Henderson couple adds another school to their generosity
Bob and Sandy Ellis of Henderson, who donate to several Clark County School District schools, have added Matt Kelly Elementary in Las Vegas to their list of schools where every student gets new shoes, socks and a toy. (K.M. Cannon/Las Vegas Review-Journal)
Terry Fator Christmas House
Arguably better than a hotel holiday display, is Terry and Angie Fator's home located in southwest Las Vegas.
UNLV Winter Graduation Packs Thomas & Mack
UNLV's 55th winter commencement ceremony included approximately 2,146 undergraduate and graduate students who recently completed their studies. (Benjamin Hager/Las Vegas Review-Journal)
Build-A-Bear comes to Reed Elementary School
Students participated in a Build-A-Bear-Workshop at Doris Reed Elementary School in Las Vegas, Thursday, Dec. 13, 2018.
Rev. Father Seraphim Ramos talks about Greek Orthodox icons during an interview with the LVRJ
Rev. Father Seraphim Ramos talks about Greek Orthodox icons during an interview with the Las Vegas Review-Journal at St. John the Baptist Greek Orthodox Church. Bizuayehu Tesfaye/Las Vegas Review-Journal @bizutesfaye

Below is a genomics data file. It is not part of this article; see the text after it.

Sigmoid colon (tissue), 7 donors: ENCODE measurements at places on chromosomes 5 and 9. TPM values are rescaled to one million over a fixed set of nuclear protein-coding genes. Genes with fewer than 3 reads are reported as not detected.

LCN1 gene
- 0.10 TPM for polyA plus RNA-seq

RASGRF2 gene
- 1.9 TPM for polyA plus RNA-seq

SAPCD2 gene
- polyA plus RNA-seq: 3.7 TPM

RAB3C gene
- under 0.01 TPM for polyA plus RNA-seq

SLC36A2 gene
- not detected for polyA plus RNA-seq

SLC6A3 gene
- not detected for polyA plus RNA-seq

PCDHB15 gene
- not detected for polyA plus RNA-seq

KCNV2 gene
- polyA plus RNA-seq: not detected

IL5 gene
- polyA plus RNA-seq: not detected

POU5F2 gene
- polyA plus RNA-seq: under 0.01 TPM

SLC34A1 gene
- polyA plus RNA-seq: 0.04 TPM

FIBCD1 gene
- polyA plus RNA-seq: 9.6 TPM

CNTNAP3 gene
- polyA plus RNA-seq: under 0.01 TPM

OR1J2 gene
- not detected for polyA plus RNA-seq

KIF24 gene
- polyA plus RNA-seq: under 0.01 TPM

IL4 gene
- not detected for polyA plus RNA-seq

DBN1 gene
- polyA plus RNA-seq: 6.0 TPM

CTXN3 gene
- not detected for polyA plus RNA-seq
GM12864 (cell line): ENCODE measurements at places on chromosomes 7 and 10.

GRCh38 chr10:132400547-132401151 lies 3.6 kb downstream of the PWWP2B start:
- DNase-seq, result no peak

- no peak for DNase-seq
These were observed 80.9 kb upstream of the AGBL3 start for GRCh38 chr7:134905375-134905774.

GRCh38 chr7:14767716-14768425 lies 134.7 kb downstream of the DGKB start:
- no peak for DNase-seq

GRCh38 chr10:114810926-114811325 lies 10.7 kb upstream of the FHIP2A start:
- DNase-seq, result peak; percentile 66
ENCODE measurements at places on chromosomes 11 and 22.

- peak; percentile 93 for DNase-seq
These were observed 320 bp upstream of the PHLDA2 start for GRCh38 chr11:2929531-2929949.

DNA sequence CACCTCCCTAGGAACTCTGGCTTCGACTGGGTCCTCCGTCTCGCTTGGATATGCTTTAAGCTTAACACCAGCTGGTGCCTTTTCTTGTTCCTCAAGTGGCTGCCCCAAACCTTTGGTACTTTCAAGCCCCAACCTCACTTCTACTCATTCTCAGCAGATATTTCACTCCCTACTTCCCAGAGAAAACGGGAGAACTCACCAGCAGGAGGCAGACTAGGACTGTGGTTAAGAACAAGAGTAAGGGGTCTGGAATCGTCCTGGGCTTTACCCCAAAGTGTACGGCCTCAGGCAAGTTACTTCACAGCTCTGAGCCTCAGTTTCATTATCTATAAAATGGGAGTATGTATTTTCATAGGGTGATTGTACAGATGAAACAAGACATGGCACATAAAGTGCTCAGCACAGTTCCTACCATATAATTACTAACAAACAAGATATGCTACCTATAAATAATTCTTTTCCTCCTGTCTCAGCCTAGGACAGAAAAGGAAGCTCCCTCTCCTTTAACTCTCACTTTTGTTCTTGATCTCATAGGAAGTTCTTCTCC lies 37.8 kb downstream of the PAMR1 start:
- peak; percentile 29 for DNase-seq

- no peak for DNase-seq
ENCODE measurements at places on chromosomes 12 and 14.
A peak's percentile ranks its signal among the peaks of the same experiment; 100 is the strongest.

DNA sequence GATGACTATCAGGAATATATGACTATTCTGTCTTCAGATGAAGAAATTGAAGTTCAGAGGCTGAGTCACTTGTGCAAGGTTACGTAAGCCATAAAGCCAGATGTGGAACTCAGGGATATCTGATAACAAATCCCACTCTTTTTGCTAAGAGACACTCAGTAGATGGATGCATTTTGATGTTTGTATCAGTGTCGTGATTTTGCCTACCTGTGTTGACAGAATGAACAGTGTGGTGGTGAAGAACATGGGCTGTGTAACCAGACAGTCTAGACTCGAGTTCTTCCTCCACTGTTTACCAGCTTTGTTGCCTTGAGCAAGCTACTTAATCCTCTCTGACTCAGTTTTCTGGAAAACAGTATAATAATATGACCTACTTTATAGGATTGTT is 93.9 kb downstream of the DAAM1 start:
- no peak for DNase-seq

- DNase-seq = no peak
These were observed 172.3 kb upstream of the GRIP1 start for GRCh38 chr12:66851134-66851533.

Masjid Ibrahim Islamic Center art depicts names of God
Masjid Ibrahim Islamic Center founder Sharaf Haseebullah talks about new diamond-shaped art panels featuring some of the 99 names of Allah at the main entrance the Las Vegas mosque. (K.M. Cannon/Las Vegas Review-Journal)
Holiday poultry with Tim and Chemaine Jensen of Village Meat & Wine
Tim and Chemaine Jensen of Village Meat & Wine explain the different types of poultry available for the holidays. (Heidi Knapp Rinella/Las Vegas Review-Journal)
Catholic Charities hosts early Christmas meal
Students from the Bishop Gorman High School football and cheerleader team helped to serve food at the Christmas meal sponsored by the Frank and Victoria Fertitta Foundation at Catholic Charities of Southern Nevada on Sunday. (Rachel Aston/Las Vegas Review-Journal)
Incarcerated Christmas
This is the fourth year HOPE for Prisoners has worked with the Nevada Department of Corrections to create a Christmas for prisoners to visit their families. (Rachel Aston/Las Vegas Review-Journal)
2018 Homeless Vigil
Straight From The Streets holds its 23rd annual vigil to remember the 179 homeless individuals who died in Clark County this year.
Getting through the Holiday blues
Psychologist Whitney Owens offers advice on keeping your mental health in check during the Holiday season in Henderson, Thursday, Dec. 13, 2018. (Caroline Brehman/Las Vegas Review-Journal)